Q&A: Can you clear a £100,000 inheritance tax bill without selling up?

Q: My parents’ house was left to my brother and I, but due to the size of the estate we were liable to pay a hefty tax bill of over £100,000. We are unfortunately not able to pay a bill of this size through our savings and we’d ideally like to keep the house and rent it out, so we would rather not sell if we don’t have to. Could we instead take out a mortgage to pay the bill, or pay it in instalments in some way, perhaps through any rental income we make?

A: You don’t make it clear whether or not probate has already been granted and you are already in possession of the property - but if not, you must declare on the IHT400 form if you intend to pay the Inheritance Tax (IHT) bill in installments.

This form is also used to calculate how much IHT is due, but if you intend to pay in installments, the box can be ticked on the form for things that can take a while to sell - such as property or investments, like shares for example. You are then able to spread the payments over equal annual instalments over 10 years.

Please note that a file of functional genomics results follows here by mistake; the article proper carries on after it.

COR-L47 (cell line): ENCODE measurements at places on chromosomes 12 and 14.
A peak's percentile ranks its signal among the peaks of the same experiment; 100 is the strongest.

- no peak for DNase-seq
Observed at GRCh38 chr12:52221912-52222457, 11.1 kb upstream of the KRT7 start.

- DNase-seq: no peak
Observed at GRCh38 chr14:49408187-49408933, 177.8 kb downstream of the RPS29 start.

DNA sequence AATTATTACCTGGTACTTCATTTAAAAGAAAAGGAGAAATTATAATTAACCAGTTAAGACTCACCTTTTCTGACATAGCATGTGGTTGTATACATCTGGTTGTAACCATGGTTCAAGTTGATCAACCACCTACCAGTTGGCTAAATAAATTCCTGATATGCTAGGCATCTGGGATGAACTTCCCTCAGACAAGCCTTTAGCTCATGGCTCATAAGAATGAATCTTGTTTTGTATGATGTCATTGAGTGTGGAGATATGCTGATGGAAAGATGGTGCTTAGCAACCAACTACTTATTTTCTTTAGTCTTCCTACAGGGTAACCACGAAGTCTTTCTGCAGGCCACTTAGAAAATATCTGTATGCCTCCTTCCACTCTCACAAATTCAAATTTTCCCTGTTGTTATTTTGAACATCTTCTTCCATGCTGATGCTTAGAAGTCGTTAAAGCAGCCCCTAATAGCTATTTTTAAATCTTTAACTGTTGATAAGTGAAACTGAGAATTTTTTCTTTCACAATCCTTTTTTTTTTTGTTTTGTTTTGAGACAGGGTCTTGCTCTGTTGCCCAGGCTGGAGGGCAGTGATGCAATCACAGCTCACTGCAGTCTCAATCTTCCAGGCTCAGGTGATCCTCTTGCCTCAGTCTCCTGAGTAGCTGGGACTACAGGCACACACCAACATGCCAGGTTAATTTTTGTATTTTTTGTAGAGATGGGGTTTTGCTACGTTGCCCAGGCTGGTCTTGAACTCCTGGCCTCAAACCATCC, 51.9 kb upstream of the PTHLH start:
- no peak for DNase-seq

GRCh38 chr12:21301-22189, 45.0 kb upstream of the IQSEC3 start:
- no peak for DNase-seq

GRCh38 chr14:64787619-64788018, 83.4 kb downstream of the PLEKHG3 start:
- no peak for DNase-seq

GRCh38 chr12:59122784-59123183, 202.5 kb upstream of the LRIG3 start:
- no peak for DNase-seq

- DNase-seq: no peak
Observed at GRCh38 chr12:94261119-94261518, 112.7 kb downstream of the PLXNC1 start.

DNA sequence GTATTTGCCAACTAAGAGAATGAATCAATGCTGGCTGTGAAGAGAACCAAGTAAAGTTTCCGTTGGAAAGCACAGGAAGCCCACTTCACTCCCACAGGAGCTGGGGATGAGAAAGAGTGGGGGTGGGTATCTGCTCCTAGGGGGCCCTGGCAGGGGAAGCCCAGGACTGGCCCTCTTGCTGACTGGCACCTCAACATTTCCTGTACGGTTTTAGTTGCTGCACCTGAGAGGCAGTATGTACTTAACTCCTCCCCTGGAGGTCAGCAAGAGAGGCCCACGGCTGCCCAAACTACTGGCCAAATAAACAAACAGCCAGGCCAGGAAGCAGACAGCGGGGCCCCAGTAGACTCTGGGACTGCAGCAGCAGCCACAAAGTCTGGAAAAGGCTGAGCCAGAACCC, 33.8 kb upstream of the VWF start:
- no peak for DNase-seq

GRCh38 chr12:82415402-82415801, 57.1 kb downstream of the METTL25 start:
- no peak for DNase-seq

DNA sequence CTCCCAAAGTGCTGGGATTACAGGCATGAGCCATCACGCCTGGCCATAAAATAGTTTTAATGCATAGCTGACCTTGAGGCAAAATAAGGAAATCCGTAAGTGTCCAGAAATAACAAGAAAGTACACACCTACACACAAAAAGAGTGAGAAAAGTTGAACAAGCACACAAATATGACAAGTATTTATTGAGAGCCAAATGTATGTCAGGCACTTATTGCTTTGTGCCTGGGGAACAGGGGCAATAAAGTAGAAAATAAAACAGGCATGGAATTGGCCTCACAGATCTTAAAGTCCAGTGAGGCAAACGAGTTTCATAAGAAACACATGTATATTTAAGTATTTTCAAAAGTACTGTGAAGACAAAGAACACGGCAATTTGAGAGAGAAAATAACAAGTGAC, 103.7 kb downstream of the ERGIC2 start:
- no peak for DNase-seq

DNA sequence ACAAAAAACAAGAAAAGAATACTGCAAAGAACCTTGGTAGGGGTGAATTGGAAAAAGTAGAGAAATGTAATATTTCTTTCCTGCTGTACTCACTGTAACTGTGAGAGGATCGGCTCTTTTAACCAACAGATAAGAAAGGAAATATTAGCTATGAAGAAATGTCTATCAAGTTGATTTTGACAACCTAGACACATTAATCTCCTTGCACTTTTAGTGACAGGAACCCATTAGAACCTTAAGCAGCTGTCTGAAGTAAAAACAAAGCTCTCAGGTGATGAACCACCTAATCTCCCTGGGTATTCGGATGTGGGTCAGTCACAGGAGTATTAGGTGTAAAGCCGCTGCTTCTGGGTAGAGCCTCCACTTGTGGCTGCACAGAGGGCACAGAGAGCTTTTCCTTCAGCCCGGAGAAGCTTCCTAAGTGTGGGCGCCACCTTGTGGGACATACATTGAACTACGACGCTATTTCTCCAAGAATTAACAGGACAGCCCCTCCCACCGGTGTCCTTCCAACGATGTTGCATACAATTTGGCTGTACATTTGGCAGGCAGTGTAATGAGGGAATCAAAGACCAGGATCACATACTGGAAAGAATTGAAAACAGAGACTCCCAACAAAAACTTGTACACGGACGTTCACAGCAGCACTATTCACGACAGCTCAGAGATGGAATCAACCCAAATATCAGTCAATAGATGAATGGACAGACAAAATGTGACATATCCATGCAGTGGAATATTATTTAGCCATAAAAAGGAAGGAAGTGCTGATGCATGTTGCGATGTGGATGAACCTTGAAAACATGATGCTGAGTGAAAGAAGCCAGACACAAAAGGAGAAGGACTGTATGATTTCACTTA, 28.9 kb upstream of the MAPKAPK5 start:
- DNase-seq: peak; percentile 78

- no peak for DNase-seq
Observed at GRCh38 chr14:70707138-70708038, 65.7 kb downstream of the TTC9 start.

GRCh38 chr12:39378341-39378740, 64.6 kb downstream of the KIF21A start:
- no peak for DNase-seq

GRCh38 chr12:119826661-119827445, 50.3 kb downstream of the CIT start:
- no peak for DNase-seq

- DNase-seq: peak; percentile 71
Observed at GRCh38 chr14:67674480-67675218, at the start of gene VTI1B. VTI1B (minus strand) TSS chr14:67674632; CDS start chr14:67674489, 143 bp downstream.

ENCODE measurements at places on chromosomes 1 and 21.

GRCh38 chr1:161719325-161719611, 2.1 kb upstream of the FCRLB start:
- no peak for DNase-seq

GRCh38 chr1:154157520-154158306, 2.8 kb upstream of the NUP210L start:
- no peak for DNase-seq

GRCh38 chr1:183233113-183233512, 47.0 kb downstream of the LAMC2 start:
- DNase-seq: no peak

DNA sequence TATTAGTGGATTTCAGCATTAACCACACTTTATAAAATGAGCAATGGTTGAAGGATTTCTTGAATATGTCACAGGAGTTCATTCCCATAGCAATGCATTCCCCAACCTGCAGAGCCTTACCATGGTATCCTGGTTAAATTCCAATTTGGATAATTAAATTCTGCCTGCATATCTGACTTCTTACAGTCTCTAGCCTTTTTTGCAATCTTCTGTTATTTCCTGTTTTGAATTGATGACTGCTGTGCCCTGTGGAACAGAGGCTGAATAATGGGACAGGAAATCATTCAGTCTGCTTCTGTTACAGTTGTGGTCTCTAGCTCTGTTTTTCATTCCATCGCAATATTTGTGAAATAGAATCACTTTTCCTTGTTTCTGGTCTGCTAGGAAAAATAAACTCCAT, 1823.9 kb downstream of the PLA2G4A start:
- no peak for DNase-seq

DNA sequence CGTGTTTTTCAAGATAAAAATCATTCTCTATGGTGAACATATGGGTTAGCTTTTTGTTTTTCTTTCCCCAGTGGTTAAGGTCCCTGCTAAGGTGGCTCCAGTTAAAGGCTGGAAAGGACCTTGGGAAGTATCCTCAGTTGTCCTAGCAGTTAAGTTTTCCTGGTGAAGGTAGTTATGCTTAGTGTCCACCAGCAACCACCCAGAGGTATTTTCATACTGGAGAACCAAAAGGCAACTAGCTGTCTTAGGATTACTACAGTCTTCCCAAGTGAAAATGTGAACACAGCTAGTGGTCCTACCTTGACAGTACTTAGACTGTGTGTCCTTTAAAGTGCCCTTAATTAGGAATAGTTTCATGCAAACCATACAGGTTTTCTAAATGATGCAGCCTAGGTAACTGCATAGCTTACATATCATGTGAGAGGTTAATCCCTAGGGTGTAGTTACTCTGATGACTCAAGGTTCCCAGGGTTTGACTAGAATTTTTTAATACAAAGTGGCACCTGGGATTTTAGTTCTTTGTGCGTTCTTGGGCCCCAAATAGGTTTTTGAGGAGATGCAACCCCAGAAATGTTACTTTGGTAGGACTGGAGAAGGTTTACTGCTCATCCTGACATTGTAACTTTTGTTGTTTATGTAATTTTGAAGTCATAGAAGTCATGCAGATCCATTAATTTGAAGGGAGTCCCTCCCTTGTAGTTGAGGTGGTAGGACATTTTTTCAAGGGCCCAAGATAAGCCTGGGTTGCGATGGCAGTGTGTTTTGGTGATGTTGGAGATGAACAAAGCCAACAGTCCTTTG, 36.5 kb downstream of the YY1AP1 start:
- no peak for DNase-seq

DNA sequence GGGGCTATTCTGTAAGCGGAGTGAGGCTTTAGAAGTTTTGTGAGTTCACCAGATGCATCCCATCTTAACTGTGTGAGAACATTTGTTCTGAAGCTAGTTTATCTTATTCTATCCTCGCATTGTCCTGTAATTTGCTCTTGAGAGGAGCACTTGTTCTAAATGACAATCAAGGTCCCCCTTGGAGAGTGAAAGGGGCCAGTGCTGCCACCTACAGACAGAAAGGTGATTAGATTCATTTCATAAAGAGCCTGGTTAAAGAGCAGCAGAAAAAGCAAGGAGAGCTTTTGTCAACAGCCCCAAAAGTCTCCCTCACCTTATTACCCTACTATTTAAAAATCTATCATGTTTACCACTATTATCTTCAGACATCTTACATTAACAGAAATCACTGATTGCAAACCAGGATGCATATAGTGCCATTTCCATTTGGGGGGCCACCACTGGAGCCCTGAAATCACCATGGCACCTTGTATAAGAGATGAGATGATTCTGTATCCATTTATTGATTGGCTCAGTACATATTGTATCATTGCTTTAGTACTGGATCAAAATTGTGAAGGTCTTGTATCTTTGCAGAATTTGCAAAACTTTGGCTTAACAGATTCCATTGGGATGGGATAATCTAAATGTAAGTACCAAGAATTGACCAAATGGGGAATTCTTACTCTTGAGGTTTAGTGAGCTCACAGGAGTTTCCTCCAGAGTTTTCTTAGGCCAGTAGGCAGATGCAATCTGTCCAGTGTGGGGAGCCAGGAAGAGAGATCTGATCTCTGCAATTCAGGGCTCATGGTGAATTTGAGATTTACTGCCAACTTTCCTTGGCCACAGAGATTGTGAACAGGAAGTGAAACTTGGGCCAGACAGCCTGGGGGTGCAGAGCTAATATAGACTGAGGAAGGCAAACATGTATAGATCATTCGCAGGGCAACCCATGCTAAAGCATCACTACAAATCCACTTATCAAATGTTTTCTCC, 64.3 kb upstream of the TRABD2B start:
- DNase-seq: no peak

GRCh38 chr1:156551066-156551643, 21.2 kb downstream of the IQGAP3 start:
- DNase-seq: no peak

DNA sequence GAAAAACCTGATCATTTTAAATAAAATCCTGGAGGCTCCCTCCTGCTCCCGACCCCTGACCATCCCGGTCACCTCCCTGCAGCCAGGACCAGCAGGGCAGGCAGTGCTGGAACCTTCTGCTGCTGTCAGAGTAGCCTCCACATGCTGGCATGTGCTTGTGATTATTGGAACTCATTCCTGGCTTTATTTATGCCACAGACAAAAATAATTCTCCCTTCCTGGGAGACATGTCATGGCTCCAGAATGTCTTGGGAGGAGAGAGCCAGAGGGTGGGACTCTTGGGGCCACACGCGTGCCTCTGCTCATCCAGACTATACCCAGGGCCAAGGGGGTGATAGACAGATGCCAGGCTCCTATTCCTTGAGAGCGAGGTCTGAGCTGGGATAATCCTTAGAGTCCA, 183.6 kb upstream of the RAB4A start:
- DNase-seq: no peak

However, you will need to take any interest into account that will be added to the amount owed until it is cleared. Therefore, if you are considering a mortgage, you’ll need to ask an expert to calculate whether this is the right option for you - as even basic mortgage rates might be a more expensive way of repaying the tax in full.

An important issue is whether you and your brother were in a position to claim to transfer unused nil-rate band. If the parent who died first didn’t make full use of their nil-rate band by leaving everything to your other parent, for example, that would mean the nil-rate band available to set against your parents’ estate would be £650,000 rather than £325,000.

Also, more of the estate would be tax-free if you haven’t yet claimed the residence nil-rate band of £175,000, which is available to children who inherit their parents’ home. As with the normal nil-rate band, this can be doubled if it wasn’t used when the first parent died.

If you think you might be able to claim these additional reliefs, you will need to track down your parents’ marriage certificate and copies of their wills to accompany the inheritance tax claim forms.

If you haven’t already done so, you and your brother should update your will to include the property, plus, you should draft a lasting power of attorney document that would enable the other to take over the running of the property, such as pay the mortgage or the IHT bill, in the event that either of you become incapacitated either mentally or physically.

If you would like some legal advice about estate planning, or drafting an LPA or new will, contact Downs Solicitors to see how we can help.


Liz Dalgetty

Liz Dalgetty

Consultant Solicitor & Notary Public

Tel: +44 (0) 1306 502251

Office: Dorking

Email: l.dalgetty@downslaw.co.uk